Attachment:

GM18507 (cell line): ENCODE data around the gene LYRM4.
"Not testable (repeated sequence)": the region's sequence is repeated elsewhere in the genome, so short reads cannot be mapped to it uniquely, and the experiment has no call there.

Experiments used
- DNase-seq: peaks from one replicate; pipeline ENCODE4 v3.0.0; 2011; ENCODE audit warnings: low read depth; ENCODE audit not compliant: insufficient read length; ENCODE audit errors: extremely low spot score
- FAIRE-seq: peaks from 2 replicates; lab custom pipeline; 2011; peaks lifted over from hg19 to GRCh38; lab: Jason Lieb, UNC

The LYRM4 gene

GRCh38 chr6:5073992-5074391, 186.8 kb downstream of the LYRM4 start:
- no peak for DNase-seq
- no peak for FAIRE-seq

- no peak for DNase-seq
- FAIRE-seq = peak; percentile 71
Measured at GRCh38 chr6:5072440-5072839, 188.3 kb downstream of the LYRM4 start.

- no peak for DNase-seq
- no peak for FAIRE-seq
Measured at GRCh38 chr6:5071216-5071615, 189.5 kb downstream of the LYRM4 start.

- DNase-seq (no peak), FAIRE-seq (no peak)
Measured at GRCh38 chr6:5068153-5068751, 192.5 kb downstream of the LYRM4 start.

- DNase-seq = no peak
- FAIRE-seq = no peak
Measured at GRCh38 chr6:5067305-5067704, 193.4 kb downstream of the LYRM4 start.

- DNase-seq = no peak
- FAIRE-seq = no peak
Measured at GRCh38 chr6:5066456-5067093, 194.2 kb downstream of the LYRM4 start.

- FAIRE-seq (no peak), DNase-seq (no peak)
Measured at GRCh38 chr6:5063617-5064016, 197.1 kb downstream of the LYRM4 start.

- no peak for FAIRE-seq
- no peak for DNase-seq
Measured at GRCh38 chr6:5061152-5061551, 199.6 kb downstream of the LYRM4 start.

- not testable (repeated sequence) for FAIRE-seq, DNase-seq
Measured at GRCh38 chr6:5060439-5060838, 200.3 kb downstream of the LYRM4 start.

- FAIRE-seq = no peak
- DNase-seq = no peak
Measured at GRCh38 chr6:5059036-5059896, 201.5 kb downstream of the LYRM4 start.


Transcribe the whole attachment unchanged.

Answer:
GM18507 (cell line): ENCODE data around the gene LYRM4.
"Not testable (repeated sequence)": the region's sequence is repeated elsewhere in the genome, so short reads cannot be mapped to it uniquely, and the experiment has no call there.

Experiments used
- DNase-seq: peaks from one replicate; pipeline ENCODE4 v3.0.0; 2011; ENCODE audit warnings: low read depth; ENCODE audit not compliant: insufficient read length; ENCODE audit errors: extremely low spot score
- FAIRE-seq: peaks from 2 replicates; lab custom pipeline; 2011; peaks lifted over from hg19 to GRCh38; lab: Jason Lieb, UNC

The LYRM4 gene

GRCh38 chr6:5073992-5074391, 186.8 kb downstream of the LYRM4 start:
- no peak for DNase-seq
- no peak for FAIRE-seq

- no peak for DNase-seq
- FAIRE-seq = peak; percentile 71
Measured at GRCh38 chr6:5072440-5072839, 188.3 kb downstream of the LYRM4 start.

- no peak for DNase-seq
- no peak for FAIRE-seq
Measured at GRCh38 chr6:5071216-5071615, 189.5 kb downstream of the LYRM4 start.

- DNase-seq (no peak), FAIRE-seq (no peak)
Measured at GRCh38 chr6:5068153-5068751, 192.5 kb downstream of the LYRM4 start.

- DNase-seq = no peak
- FAIRE-seq = no peak
Measured at GRCh38 chr6:5067305-5067704, 193.4 kb downstream of the LYRM4 start.

- DNase-seq = no peak
- FAIRE-seq = no peak
Measured at GRCh38 chr6:5066456-5067093, 194.2 kb downstream of the LYRM4 start.

- FAIRE-seq (no peak), DNase-seq (no peak)
Measured at GRCh38 chr6:5063617-5064016, 197.1 kb downstream of the LYRM4 start.

- no peak for FAIRE-seq
- no peak for DNase-seq
Measured at GRCh38 chr6:5061152-5061551, 199.6 kb downstream of the LYRM4 start.

- not testable (repeated sequence) for FAIRE-seq, DNase-seq
Measured at GRCh38 chr6:5060439-5060838, 200.3 kb downstream of the LYRM4 start.

- FAIRE-seq = no peak
- DNase-seq = no peak
Measured at GRCh38 chr6:5059036-5059896, 201.5 kb downstream of the LYRM4 start.